“Sorry — it’s the way I negotiate,” he said at the news conference, adding, “It has done very well for me over the years, and it is going very well for the country.”
Janison: The nonstarting lineup
There's no shortage of plans and proposals that keep floating from Trump's mouth and tweets. They just tend to vaporize once reaching the cold air of reality, writes Newsday's Dan Janison.
Lately there have been retreads, like a constitutionally dubious call to end birthright citizenship, and hot-and-cold shifts on background checks for gun buyers. The new lead balloons included buying Greenland from Denmark and the get-out-of-China tweet to American companies.
The list goes on and on and on. For more, read Janison's column.
Friend of the earth
Trump was the only world leader at the G-7 who skipped its meeting on climate change. At his news conference, Trump declared "I am environmentalist." He's just one who's in love with fossil fuels.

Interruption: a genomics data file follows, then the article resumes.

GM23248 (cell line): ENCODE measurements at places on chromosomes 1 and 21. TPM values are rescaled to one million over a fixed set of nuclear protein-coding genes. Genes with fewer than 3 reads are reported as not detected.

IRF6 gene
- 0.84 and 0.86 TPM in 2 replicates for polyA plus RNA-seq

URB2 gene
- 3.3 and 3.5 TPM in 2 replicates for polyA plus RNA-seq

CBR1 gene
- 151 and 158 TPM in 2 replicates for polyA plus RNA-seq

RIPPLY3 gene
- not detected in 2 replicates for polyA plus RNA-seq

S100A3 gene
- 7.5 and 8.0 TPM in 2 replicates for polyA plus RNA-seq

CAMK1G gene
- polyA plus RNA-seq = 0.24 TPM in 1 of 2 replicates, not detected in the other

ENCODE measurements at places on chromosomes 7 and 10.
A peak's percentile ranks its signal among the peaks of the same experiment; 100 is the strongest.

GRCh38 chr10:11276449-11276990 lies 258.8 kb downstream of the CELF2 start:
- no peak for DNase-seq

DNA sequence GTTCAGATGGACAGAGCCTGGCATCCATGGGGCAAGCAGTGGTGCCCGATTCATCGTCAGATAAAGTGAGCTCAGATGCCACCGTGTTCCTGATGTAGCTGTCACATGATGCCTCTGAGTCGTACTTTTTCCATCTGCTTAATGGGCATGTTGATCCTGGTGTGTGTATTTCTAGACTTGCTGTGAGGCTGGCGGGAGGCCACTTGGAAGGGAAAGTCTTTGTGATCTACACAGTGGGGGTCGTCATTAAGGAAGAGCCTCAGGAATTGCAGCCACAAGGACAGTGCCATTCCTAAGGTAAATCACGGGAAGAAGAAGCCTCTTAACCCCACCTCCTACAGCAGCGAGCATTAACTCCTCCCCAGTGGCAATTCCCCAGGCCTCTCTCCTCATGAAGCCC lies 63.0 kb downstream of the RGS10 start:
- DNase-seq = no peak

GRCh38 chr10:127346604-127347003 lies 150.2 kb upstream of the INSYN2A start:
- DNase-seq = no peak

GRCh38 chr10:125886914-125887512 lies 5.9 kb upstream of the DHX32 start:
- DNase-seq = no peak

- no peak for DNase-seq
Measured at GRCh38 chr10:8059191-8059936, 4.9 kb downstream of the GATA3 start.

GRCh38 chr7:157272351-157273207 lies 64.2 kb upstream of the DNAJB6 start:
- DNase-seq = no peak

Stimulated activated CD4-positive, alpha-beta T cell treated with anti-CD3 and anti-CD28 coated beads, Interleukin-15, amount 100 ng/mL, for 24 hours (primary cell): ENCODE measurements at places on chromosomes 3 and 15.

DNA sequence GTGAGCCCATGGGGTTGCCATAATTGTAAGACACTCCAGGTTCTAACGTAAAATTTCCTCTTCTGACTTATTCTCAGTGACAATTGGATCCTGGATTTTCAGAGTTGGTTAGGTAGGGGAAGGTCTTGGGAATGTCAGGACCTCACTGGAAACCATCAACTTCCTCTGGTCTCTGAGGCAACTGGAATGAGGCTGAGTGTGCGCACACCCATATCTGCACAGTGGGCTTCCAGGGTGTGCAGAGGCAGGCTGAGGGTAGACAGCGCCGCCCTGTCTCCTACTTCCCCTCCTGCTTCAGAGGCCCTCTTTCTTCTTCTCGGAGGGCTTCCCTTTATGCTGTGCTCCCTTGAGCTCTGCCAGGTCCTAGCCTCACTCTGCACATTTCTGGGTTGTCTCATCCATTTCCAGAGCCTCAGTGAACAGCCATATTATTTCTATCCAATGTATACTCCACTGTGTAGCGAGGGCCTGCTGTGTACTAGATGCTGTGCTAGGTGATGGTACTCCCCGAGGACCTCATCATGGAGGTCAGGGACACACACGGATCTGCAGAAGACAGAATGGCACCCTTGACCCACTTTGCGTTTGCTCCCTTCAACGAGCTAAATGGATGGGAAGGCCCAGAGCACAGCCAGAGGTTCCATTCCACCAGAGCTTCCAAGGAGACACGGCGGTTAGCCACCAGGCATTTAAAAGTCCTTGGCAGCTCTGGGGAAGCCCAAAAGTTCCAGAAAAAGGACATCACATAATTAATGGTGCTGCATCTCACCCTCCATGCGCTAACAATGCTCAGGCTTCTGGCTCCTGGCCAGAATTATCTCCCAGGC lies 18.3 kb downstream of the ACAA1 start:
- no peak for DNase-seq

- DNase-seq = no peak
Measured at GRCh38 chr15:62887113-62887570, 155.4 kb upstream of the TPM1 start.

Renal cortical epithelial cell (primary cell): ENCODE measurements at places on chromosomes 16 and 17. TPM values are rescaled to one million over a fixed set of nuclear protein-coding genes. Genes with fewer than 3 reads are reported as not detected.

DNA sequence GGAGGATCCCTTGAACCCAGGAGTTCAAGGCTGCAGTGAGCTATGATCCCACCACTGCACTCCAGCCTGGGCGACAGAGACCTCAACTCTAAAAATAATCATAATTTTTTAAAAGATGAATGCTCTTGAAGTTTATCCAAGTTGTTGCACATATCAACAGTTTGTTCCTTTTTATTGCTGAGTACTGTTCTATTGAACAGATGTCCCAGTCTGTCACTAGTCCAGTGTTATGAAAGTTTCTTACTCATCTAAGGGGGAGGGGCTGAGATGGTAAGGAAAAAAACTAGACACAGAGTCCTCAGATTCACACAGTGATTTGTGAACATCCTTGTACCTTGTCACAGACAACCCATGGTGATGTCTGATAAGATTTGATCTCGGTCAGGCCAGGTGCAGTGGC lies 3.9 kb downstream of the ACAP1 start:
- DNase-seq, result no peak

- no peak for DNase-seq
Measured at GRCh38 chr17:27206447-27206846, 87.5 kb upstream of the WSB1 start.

“I feel that the United States has tremendous wealth. The wealth is under its feet. I've made that wealth come alive,” he said. Trump went on to say, "I'm not going to lose it on dreams and windmills, which, frankly, aren't working too well."
Pining for Putin
The most contentious discussion behind closed doors at the G-7 was Trump's push to bring Russia back into the group of nations from which it was expelled after annexing Crimea from Ukraine, The Washington Post reported.
At a dinner meeting Saturday night, most of the leaders said it mattered whether participating nations were democracies. Trump said it did not.
On Monday, Trump said he still intended to invite Vladimir Putin to the 2020 summit, which he can do as host, though he was uncertain Putin would accept after the years of being shunned. He said the Russian is a "proud person."
Trump went on to blame Barack Obama for Russia's takeover of Crimea. “President Obama was pure and simply outsmarted,” Trump said, and was determined to oust Russia from the G-7 because it was “very embarrassing to him.”